Many applications for pulsed laser diodes are variants of the seminal rangefinding application, in which target distances are calculated by measuring the flight time of laser pulses reflected or backscattered from the target. Using this principle, some of the more sophisticated instruments can make accurate measurements at distances up to 10 km. Police laser “speed guns,” for example, can measure vehicle speed up to 155 mph (250 km/h) at up to 3300 ft (1000 m) with an accuracy of 1 to 3 percent. Unlike conventional radio-frequency speed guns, which measure velocity directly from the magnitude of the Doppler shift in a reflected signal, laser speed guns calculate velocity by comparing distance measurements made at different times.
Since prices came down, eye-safe rangefinders have become available for a variety of recreational activities. Hunters, for example, can buy laser rangefinding devices to measure the distance to their targets with an accuracy of a meter or two over a range of hundreds of meters.
Similarly, golfers can purchase inexpensive laser rangefinders to try to improve their handicaps. In what some (but not all) might consider a less frivolous application, automotive engineers are developing rangefinders based on pulsed laser diodes, to warn drivers of hazards. Laser range sensors are also widely used.
Pulsed laser diodes provide the optical signal in automotive collision-avoidance systems, used as navigational aids for ships, particularly in ports and harbors; in ceilometers for cloud-based measurement at airports; and in surveying and construction.
In a laser safety scanner, pulsed laser diodes create a curtain of light around potentially dangerous areas such as automated production lines. Using coded pulse emission, two-dimensional curtains can be monitored to distinguish between allowed and not-allowed shapes. The high peak power from pulsed laser diodes, when used in combination with avalanche photodiodes, provides the sensitivity necessary to discriminate between shapes. Besides serving as a safety interface, such equipment may also provide remote management and diagnostic functions. Increasingly, similar systems are being deployed on intelligent highways to regulate flow and to identify vehicles at tollbooths.
In addition, significant research supports the dramatic wound-healing ability of pulsed laser diodes in medical applications such as laser acupuncture and therapy. Wavelengths in the spectral range of 625 to 905 nm are favored here. The latter wavelength penetrates deeply into tissue and bone to alleviate pain, swelling and inflammation in joints, as well as other afflictions. The laser light must be pulsed to achieve the power necessary for penetration and absorption without damaging the cells.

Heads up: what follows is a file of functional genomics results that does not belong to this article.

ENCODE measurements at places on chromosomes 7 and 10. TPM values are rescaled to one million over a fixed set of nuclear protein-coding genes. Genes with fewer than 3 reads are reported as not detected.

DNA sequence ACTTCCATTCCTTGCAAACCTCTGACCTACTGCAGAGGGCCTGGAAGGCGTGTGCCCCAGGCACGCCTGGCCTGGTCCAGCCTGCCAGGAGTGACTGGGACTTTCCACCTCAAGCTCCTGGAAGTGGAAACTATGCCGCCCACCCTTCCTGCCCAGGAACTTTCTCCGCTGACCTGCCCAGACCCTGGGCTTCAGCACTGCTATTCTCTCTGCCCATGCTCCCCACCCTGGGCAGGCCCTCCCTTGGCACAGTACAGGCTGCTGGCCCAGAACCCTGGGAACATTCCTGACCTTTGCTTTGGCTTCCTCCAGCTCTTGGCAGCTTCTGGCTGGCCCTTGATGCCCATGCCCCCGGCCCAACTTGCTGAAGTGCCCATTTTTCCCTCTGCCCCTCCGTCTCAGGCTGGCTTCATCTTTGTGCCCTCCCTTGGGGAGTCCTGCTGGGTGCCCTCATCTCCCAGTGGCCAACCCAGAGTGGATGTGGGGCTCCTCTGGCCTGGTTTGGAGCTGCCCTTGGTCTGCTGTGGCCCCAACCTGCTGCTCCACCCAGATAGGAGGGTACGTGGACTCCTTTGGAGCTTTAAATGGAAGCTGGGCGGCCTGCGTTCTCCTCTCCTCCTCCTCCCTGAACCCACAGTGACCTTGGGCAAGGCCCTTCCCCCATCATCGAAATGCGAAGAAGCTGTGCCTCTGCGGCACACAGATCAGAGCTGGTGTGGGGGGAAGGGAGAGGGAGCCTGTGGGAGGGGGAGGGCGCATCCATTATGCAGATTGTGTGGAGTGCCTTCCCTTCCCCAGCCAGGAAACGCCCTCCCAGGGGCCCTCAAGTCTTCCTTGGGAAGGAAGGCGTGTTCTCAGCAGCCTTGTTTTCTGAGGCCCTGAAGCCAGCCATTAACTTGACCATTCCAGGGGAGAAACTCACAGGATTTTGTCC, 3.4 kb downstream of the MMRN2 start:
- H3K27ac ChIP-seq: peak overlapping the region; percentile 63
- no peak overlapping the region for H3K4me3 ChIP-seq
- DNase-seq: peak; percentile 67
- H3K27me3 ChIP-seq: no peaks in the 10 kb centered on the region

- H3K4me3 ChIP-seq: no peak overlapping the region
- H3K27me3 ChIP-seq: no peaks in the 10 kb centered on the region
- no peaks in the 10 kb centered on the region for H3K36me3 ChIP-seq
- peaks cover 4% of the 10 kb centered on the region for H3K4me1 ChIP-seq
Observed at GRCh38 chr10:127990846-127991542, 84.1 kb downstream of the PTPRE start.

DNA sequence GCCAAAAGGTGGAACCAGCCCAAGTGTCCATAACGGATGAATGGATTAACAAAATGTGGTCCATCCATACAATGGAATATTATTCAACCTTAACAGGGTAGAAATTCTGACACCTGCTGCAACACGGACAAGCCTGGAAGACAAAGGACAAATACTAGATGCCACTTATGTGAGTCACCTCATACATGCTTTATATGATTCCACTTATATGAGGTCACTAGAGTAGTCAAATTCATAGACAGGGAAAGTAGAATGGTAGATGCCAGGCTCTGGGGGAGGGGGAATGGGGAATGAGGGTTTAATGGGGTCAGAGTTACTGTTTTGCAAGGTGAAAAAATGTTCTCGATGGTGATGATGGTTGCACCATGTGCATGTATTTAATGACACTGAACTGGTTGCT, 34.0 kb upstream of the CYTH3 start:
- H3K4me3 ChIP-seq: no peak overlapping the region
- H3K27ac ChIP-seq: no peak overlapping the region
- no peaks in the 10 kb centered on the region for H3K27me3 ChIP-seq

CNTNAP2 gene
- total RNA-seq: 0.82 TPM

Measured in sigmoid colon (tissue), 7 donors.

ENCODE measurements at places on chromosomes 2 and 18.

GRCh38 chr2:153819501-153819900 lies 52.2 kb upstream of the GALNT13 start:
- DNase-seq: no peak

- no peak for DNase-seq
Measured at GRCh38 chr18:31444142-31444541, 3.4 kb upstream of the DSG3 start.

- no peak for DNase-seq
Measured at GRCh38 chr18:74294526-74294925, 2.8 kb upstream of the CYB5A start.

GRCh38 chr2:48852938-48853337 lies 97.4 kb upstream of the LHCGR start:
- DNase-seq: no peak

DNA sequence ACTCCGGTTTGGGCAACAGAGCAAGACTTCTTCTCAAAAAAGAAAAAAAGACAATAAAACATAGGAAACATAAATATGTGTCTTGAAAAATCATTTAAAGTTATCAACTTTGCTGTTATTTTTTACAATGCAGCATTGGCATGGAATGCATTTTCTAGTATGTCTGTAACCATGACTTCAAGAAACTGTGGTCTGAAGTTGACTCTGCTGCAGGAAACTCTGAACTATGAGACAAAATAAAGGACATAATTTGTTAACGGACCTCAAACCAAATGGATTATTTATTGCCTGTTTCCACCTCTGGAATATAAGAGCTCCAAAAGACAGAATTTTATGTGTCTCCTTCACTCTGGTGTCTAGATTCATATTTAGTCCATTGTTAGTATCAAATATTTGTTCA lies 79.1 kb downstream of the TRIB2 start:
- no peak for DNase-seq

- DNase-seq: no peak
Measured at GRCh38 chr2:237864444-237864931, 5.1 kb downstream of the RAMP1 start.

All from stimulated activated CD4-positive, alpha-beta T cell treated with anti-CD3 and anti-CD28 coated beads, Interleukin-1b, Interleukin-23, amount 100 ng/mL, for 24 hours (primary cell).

Generation of short, powerful pulses using laser diodes represents an enabling technology for a variety of applications that cannot be addressed with CW laser diodes, for either technical or economic reasons. Laser Components and other manufacturers have developed commercial products and offer devices at 850, 905 and 1550 nm for such applications with a wide range of output powers and emitting areas, both as single emitters and as stacked devices.
The Arb Rider AWG-5000 allows you to directly control the pulsed laser diode or to indirectly control it using an electro-optic or acousto-optic modulator.
The pulsed laser diodes need to be driven with high amplitude and very short and narrow pulses: the AWG-5000 can create rectangular, gaussian, exponential shape pulses with an amplitude up to 5Vpp, 110 ps of rise and fall time and a minimum pulse width of 230 ps.
The following screenshots show the possibility of creating easily the different pulses with True-Arb UI and display them through an oscilloscope.
The Arb Rider AWG-5000 Series provides you an extremely flexible and high performance solution to generate all types of pulses or signals that are needed to meet today’s challenges in quantum optics, photonics and laser applications.
The new industry’s requirements and the development of new products, increase the demand for cutting-edge test-equipment instrumentation to satisfy the most demanding applications and the latest scientists’ ideas.